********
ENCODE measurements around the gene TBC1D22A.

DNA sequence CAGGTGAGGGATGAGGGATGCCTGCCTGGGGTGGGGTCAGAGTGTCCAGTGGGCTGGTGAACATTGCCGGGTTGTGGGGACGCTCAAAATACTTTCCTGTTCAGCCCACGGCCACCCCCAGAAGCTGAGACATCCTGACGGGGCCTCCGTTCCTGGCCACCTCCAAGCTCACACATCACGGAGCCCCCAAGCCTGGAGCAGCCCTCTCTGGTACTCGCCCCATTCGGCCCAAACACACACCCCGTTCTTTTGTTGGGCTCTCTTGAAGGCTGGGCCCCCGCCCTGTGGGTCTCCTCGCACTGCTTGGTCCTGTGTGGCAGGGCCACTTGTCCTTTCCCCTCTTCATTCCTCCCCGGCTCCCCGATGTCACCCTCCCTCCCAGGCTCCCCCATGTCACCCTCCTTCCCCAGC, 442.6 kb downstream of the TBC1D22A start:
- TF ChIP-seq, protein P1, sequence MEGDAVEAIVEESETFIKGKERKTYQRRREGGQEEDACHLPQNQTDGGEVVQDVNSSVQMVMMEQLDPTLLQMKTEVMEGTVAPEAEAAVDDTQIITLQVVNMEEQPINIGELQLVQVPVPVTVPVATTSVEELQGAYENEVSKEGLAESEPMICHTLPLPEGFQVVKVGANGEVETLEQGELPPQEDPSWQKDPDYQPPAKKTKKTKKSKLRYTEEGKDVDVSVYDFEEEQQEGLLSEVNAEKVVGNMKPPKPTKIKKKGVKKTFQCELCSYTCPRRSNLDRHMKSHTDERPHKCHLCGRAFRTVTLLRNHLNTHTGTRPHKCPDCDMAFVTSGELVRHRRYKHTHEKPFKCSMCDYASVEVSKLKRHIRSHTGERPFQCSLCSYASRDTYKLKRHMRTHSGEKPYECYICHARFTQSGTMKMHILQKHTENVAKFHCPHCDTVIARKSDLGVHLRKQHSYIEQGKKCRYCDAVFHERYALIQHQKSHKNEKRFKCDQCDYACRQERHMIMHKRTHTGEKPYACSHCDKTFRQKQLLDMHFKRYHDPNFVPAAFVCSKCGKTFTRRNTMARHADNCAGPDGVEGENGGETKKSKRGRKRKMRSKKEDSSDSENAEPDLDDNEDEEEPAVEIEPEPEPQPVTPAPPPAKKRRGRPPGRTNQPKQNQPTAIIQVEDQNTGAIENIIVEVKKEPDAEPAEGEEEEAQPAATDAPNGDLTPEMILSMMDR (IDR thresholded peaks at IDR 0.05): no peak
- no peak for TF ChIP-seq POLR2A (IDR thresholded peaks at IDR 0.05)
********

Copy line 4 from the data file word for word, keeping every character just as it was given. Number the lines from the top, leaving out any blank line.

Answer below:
- no peak for TF ChIP-seq POLR2A (IDR thresholded peaks at IDR 0.05)